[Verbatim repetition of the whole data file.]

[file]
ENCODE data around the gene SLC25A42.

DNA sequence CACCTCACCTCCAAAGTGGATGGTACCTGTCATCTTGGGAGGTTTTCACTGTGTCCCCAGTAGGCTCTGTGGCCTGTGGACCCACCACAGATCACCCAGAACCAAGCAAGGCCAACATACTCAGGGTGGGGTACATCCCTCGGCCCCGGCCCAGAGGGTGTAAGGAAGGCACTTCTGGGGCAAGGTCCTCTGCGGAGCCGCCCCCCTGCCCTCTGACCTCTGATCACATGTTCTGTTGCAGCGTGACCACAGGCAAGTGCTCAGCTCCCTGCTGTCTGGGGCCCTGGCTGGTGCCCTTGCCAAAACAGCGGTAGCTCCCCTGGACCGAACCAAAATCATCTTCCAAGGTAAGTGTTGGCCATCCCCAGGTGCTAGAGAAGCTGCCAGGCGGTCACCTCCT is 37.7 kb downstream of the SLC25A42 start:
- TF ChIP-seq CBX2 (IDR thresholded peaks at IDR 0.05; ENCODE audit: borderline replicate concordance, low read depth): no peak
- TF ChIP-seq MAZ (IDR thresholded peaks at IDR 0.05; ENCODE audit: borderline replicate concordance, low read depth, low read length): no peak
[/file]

ENCODE data around the gene SLC25A42.

DNA sequence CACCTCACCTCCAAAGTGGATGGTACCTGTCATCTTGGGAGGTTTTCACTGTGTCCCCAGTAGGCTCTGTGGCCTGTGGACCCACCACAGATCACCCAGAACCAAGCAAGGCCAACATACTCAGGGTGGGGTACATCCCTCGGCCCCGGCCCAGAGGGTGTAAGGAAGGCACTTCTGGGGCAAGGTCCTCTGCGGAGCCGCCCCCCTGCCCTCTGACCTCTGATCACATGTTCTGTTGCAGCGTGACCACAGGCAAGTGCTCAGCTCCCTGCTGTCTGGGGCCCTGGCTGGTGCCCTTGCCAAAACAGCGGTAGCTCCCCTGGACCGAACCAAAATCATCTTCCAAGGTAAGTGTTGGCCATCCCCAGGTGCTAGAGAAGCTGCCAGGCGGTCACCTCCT is 37.7 kb downstream of the SLC25A42 start:
- TF ChIP-seq CBX2 (IDR thresholded peaks at IDR 0.05; ENCODE audit: borderline replicate concordance, low read depth): no peak
- TF ChIP-seq MAZ (IDR thresholded peaks at IDR 0.05; ENCODE audit: borderline replicate concordance, low read depth, low read length): no peak